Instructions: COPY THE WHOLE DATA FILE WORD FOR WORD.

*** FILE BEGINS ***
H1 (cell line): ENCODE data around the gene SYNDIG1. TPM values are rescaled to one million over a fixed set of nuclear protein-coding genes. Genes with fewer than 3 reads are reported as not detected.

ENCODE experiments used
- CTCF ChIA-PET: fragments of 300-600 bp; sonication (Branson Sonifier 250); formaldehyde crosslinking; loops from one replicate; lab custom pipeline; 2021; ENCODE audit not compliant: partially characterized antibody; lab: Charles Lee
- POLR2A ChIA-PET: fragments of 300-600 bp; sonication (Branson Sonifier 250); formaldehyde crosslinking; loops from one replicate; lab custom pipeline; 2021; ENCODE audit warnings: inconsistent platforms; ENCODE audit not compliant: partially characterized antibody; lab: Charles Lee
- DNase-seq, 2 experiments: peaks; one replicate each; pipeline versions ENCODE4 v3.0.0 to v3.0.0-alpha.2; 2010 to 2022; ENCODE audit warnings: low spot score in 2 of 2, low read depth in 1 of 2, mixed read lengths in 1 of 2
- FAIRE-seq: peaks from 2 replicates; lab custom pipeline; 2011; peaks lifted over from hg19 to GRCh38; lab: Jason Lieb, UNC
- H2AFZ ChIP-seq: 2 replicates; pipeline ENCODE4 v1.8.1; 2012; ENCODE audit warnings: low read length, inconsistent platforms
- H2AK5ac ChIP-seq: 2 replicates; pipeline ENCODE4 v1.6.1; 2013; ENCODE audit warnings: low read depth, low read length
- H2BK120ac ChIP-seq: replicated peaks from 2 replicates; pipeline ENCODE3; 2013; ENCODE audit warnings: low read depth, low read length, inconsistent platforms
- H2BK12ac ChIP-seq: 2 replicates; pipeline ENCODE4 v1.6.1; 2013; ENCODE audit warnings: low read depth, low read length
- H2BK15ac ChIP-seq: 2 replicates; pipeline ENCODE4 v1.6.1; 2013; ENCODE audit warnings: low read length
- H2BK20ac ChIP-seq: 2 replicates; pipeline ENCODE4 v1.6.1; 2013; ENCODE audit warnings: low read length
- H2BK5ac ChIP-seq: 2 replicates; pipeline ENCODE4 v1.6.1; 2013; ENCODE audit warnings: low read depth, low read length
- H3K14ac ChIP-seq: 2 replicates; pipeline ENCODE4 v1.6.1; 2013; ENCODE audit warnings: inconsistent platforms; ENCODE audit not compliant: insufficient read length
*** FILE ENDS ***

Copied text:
H1 (cell line): ENCODE data around the gene SYNDIG1. TPM values are rescaled to one million over a fixed set of nuclear protein-coding genes. Genes with fewer than 3 reads are reported as not detected.

ENCODE experiments used
- CTCF ChIA-PET: fragments of 300-600 bp; sonication (Branson Sonifier 250); formaldehyde crosslinking; loops from one replicate; lab custom pipeline; 2021; ENCODE audit not compliant: partially characterized antibody; lab: Charles Lee
- POLR2A ChIA-PET: fragments of 300-600 bp; sonication (Branson Sonifier 250); formaldehyde crosslinking; loops from one replicate; lab custom pipeline; 2021; ENCODE audit warnings: inconsistent platforms; ENCODE audit not compliant: partially characterized antibody; lab: Charles Lee
- DNase-seq, 2 experiments: peaks; one replicate each; pipeline versions ENCODE4 v3.0.0 to v3.0.0-alpha.2; 2010 to 2022; ENCODE audit warnings: low spot score in 2 of 2, low read depth in 1 of 2, mixed read lengths in 1 of 2
- FAIRE-seq: peaks from 2 replicates; lab custom pipeline; 2011; peaks lifted over from hg19 to GRCh38; lab: Jason Lieb, UNC
- H2AFZ ChIP-seq: 2 replicates; pipeline ENCODE4 v1.8.1; 2012; ENCODE audit warnings: low read length, inconsistent platforms
- H2AK5ac ChIP-seq: 2 replicates; pipeline ENCODE4 v1.6.1; 2013; ENCODE audit warnings: low read depth, low read length
- H2BK120ac ChIP-seq: replicated peaks from 2 replicates; pipeline ENCODE3; 2013; ENCODE audit warnings: low read depth, low read length, inconsistent platforms
- H2BK12ac ChIP-seq: 2 replicates; pipeline ENCODE4 v1.6.1; 2013; ENCODE audit warnings: low read depth, low read length
- H2BK15ac ChIP-seq: 2 replicates; pipeline ENCODE4 v1.6.1; 2013; ENCODE audit warnings: low read length
- H2BK20ac ChIP-seq: 2 replicates; pipeline ENCODE4 v1.6.1; 2013; ENCODE audit warnings: low read length
- H2BK5ac ChIP-seq: 2 replicates; pipeline ENCODE4 v1.6.1; 2013; ENCODE audit warnings: low read depth, low read length
- H3K14ac ChIP-seq: 2 replicates; pipeline ENCODE4 v1.6.1; 2013; ENCODE audit warnings: inconsistent platforms; ENCODE audit not compliant: insufficient read length